, Volume 24, Issue 1–2, pp 46–61 | Cite as

Cell death in the human infant central nervous system and in sudden infant death syndrome (SIDS)

  • Natalie Ambrose
  • Michael Rodriguez
  • Karen A. Waters
  • Rita MachaalaniEmail author


The brainstem has been a focus of sudden infant death syndrome (SIDS) research with amassing evidence of increased neuronal apoptosis. The present study extends the scope of brain regions examined and determines associations with known SIDS risk factors. Immunohistochemical expression of cell death markers, active caspase-3 and TUNEL, was studied in 37 defined brain regions in infants (aged 1–12 months) who died suddenly and unexpectedly (SUDI). A semi-quantitative mean score of marker expression was derived for each region and scores compared between three SUDI subgroups: explained SUDI (eSUDI; n = 7), SIDS I (n = 8) and SIDS II (n = 13). In eSUDI, active caspase-3 scores were highest in several nuclei of the rostral medulla, and lowest in the hypothalamus and cerebellar grey matter (GM). TUNEL was highest in regions of the hippocampus and basal ganglia, and lowest in the thalamus and cerebellar GM. TUNEL scores were higher in SIDS II compared to eSUDI in the amygdala (p = 0.03) and 5/9 nuclei in the rostral medulla (p = 0.04 − 0.01), and higher in SIDS II compared to SIDS I in the amygdala (p < 0.01), putamen (p = 0.01), lentiform nucleus (p = 0.03) and parietal (p = 0.03) and posterior frontal (p = 0.02) cortex. Active caspase-3 was greater in the hypoglossal nucleus (p = 0.03) of SIDS I compared to eSUDI infants. Co-sleeping, cigarette smoke exposure and the presence of an upper respiratory tract infection in SIDS infants was associated with differences in marker expression. This study affirms the sensitivity of the brainstem medulla to cell death in SIDS, and highlights the amygdala as a new region of interest.


Apoptosis Caspase-3 Postnatal brain Sudden unexpected death in infancy TUNEL 



Arcuate nucleus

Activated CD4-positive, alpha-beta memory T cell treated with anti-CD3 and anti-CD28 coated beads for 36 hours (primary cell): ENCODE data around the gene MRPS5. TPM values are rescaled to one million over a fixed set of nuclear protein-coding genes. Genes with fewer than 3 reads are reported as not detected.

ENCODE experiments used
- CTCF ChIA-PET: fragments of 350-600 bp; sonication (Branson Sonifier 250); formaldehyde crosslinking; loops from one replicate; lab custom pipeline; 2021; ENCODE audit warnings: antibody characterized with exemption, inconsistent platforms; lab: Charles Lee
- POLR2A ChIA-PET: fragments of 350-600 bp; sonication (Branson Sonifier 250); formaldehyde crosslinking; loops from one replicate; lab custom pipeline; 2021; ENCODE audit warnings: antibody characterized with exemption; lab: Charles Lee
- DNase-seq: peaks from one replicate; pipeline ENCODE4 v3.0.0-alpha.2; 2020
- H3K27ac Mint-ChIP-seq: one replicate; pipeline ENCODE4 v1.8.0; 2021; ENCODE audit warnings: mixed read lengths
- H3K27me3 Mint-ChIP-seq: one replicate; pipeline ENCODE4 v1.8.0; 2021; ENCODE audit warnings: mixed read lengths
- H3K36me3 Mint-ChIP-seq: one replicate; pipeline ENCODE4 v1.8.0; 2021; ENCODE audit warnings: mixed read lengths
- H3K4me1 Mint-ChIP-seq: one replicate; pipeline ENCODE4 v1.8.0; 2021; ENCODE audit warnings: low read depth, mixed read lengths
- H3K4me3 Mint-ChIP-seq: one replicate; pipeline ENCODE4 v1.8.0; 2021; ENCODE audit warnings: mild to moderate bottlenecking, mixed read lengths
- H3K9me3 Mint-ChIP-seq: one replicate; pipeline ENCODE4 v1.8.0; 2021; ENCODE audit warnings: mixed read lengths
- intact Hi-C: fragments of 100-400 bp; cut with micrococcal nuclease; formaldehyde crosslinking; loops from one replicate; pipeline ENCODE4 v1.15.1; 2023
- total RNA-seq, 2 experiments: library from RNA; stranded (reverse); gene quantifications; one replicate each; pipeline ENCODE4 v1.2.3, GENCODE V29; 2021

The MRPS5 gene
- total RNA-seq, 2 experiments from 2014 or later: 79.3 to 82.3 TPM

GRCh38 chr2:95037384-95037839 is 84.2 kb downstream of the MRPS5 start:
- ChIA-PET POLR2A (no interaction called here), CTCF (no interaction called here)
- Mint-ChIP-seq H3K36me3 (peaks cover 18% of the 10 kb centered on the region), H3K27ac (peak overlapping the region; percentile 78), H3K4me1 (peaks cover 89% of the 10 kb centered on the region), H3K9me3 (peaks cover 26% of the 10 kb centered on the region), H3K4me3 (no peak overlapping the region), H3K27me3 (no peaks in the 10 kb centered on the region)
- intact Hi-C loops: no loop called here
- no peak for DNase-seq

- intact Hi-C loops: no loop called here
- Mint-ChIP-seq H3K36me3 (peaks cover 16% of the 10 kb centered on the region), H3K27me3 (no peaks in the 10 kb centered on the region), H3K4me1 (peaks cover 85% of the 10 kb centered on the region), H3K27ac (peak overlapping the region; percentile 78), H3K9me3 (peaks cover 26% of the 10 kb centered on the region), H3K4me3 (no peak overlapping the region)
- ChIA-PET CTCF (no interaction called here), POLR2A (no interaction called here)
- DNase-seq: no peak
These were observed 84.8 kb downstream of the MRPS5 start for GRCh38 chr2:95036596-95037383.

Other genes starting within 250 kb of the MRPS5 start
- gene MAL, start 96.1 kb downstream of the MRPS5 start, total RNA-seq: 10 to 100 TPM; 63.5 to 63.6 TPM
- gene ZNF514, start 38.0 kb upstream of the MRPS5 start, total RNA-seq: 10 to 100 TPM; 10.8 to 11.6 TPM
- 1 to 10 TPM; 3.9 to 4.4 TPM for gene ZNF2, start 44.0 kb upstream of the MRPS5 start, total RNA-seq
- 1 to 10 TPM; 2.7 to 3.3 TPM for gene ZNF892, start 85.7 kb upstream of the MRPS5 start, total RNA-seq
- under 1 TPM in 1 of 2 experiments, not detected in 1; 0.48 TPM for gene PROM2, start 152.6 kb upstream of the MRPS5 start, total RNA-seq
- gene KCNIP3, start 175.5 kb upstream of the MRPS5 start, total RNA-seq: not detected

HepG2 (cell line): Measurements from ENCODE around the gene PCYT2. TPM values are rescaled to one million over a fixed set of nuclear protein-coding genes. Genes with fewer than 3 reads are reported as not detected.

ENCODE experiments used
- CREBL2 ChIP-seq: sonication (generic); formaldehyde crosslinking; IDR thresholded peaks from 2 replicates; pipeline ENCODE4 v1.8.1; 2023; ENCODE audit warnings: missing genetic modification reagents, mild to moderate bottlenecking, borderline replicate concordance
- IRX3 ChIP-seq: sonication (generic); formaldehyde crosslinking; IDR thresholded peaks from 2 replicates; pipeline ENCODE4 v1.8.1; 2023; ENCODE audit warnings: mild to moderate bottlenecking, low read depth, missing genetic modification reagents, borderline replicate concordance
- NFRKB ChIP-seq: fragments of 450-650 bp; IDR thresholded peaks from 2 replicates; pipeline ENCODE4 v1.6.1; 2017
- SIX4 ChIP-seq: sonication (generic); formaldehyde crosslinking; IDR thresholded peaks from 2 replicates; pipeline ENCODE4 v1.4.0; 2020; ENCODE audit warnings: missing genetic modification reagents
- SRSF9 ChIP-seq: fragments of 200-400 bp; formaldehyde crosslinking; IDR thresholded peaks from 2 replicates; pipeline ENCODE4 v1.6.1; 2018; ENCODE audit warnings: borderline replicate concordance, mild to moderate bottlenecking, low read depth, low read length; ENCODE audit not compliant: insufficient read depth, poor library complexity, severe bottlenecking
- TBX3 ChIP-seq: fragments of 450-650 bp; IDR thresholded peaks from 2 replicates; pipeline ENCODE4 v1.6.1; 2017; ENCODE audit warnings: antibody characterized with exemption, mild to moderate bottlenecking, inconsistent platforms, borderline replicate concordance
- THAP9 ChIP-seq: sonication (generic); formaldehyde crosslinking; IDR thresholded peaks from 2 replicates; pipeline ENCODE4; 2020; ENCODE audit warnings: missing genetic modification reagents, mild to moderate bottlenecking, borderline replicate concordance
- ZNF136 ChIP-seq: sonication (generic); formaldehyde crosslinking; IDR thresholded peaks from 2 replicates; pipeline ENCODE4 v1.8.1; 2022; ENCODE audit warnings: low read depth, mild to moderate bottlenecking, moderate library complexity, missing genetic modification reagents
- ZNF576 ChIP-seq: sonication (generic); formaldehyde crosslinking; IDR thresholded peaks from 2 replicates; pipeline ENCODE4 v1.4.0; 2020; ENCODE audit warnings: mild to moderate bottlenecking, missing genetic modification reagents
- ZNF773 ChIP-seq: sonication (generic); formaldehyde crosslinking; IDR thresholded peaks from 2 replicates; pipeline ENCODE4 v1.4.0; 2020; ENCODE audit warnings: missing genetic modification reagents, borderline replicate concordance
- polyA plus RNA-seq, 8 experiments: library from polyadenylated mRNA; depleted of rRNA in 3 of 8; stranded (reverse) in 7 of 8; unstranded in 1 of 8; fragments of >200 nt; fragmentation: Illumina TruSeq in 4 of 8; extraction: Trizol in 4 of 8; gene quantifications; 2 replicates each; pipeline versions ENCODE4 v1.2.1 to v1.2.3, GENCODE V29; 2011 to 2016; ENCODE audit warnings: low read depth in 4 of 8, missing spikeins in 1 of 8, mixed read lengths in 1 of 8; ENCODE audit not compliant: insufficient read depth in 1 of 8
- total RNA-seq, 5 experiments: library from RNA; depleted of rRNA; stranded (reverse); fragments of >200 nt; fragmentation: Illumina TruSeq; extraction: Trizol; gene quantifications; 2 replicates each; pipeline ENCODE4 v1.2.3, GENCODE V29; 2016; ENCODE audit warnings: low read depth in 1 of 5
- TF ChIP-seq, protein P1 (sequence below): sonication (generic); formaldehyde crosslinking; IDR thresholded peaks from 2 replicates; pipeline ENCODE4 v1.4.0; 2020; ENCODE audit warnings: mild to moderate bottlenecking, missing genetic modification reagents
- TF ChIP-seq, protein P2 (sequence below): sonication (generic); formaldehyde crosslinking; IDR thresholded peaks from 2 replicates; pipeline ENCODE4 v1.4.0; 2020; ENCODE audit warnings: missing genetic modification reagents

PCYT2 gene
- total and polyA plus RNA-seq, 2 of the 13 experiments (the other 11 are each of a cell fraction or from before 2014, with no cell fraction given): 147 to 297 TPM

Cornu ammonis


Central nervous system


Cuneate nucleus


Dorsal motor nucleus of the vagus


Explained sudden unexpected death in infancy


Inferior olivary nucleus


Lateral reticular formation


Nucleus of the spinal trigeminal tract


Programmed cell death


Sudden infant death syndrome


Sudden unexpected death in infancy


Terminal deoxynucleotidyl transferase (Tdt)-mediated dUTP-biotin nick end-labelling


Upper respiratory tract infection


Medial and spinal vestibular nuclei combined


Hypoglossal nucleus



The tissue used in this study was provided by the NSW Forensic and Analytical Science Service. The authors acknowledge the contribution of Arunnjah Vivekanandarajah in the staining of hippocampal sections. The authors acknowledge the facilities, and scientific and technical assistance of the Australian Microscopy and Microanalysis Research Faculty at the Australian Centre of Microscopy and Micro Analysis, University of Sydney.


This study was funded by philanthropy (The Miranda Belshaw Foundation, Australia).

Compliance with ethical standards

Conflict of interest

The authors declare they have no conflict of interest.

Ethical approval

Ethical approval was from the NSW health RPAH zone (X13-0038 and HREC/13/RPAH/54) and University of Sydney Ethic committees.


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Copyright information

© Springer Science+Business Media, LLC, part of Springer Nature 2019

Authors and Affiliations

  1. 1.Department of Medicine, The Bosch Institute, Medical Foundations BuildingThe University of SydneySydneyAustralia
  2. 2.Department of PathologyThe University of SydneySydneyAustralia
  3. 3.The Children’s HospitalSydneyAustralia

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